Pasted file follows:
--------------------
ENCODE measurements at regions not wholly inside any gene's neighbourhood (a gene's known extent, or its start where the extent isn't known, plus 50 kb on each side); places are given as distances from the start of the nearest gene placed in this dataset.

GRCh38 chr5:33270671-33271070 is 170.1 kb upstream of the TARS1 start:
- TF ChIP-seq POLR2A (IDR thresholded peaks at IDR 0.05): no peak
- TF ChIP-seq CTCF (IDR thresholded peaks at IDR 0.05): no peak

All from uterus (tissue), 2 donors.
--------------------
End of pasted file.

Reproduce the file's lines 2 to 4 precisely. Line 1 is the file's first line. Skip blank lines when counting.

GRCh38 chr5:33270671-33271070 is 170.1 kb upstream of the TARS1 start:
- TF ChIP-seq POLR2A (IDR thresholded peaks at IDR 0.05): no peak
- TF ChIP-seq CTCF (IDR thresholded peaks at IDR 0.05): no peak